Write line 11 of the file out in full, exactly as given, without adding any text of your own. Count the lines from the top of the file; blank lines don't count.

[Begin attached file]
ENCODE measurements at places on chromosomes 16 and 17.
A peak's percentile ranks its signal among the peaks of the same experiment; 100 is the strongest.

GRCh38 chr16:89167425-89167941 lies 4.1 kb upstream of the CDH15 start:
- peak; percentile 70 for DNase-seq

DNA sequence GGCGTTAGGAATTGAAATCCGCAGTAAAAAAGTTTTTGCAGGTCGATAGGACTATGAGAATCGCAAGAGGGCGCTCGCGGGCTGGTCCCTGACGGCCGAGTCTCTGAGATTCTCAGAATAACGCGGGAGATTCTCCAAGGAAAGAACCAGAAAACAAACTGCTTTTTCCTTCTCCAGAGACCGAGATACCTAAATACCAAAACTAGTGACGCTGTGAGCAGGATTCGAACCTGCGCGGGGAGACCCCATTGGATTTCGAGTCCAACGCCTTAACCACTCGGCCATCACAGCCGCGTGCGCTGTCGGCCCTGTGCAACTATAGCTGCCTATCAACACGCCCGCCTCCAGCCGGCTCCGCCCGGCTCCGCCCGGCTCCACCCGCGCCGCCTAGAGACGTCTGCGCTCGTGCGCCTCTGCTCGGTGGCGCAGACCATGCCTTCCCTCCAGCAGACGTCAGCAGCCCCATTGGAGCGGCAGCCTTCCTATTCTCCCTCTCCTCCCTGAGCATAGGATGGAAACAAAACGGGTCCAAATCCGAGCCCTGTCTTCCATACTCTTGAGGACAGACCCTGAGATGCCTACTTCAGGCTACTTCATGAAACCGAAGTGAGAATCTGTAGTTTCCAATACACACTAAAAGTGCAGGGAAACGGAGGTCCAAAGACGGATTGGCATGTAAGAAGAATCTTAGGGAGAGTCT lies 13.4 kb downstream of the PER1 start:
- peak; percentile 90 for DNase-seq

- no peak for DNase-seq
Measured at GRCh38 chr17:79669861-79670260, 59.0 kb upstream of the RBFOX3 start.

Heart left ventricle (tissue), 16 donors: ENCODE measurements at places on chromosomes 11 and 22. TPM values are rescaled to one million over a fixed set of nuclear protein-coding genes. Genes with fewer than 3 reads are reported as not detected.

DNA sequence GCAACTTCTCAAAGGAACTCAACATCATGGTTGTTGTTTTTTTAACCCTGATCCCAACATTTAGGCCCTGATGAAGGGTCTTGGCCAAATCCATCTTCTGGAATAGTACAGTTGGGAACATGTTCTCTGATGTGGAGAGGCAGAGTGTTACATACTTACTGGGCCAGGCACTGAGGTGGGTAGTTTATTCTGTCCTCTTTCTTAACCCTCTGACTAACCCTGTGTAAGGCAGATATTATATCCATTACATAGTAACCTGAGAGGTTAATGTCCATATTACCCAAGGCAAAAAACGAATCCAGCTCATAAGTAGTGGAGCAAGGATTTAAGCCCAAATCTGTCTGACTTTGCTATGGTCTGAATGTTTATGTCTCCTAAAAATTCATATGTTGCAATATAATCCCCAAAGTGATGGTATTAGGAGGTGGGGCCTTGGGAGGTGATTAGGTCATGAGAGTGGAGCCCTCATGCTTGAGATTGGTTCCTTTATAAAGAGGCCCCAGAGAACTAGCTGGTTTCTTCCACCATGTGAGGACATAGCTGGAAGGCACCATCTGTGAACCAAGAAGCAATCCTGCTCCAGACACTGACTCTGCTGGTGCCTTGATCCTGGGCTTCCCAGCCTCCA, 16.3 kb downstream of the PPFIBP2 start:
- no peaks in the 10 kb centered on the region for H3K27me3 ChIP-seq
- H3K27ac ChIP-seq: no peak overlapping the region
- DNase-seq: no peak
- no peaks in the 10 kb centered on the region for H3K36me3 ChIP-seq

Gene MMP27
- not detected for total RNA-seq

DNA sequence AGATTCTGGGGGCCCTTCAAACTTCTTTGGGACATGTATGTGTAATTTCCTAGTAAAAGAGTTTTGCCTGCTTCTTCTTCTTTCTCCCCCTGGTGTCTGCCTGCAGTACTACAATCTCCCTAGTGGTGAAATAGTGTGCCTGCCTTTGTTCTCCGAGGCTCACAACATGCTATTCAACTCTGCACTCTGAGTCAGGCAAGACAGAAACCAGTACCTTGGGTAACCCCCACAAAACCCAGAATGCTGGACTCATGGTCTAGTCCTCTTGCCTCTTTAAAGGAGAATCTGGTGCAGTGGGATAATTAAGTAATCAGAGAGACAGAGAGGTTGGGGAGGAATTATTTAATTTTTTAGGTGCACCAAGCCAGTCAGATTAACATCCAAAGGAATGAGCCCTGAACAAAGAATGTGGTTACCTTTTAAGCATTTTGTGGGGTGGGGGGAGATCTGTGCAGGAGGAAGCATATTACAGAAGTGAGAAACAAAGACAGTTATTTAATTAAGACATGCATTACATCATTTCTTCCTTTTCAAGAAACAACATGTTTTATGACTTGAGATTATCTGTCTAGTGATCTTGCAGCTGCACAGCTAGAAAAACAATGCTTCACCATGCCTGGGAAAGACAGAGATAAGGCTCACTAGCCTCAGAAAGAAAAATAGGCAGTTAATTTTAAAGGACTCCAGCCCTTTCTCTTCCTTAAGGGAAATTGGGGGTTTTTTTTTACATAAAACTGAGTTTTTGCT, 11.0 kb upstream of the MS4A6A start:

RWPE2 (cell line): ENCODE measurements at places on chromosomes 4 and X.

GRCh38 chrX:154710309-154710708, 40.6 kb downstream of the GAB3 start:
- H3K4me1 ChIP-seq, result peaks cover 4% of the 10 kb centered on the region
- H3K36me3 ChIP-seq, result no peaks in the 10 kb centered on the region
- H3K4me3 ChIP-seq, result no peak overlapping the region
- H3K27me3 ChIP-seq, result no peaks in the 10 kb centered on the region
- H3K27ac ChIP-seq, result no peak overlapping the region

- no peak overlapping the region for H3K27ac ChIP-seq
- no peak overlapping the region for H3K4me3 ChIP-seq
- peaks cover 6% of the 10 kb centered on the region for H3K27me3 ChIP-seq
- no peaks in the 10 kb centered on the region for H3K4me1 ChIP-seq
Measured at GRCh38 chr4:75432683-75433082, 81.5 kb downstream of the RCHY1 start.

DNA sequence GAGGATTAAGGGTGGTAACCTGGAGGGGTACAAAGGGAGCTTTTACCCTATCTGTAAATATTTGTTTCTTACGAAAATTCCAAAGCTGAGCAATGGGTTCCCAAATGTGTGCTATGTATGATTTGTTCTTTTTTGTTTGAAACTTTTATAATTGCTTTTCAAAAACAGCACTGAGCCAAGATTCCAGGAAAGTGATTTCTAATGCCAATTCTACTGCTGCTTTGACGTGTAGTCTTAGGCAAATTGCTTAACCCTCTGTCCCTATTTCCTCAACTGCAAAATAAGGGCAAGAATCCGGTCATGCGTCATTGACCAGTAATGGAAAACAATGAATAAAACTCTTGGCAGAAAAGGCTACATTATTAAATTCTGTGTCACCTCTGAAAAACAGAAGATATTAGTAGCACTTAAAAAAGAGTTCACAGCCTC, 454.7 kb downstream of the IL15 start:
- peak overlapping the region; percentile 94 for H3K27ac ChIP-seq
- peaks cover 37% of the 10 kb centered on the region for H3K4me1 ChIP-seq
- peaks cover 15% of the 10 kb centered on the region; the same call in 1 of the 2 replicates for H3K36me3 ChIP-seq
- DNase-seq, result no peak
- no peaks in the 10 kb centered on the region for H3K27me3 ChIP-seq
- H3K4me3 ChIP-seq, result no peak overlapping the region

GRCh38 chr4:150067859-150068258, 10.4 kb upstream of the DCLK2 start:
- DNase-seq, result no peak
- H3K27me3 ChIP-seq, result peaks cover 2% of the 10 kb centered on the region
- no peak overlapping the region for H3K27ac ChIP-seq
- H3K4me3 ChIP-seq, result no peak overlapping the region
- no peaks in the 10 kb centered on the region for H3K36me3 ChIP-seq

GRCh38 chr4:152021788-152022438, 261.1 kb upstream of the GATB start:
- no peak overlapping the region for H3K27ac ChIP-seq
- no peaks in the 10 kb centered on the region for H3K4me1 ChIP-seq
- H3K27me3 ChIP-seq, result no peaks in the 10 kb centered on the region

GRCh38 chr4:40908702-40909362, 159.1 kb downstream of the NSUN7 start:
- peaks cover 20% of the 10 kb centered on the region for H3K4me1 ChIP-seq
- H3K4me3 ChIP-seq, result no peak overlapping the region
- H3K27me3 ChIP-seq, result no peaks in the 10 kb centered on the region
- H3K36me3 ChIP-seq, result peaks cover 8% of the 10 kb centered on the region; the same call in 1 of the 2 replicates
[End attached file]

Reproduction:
- no peaks in the 10 kb centered on the region for H3K27me3 ChIP-seq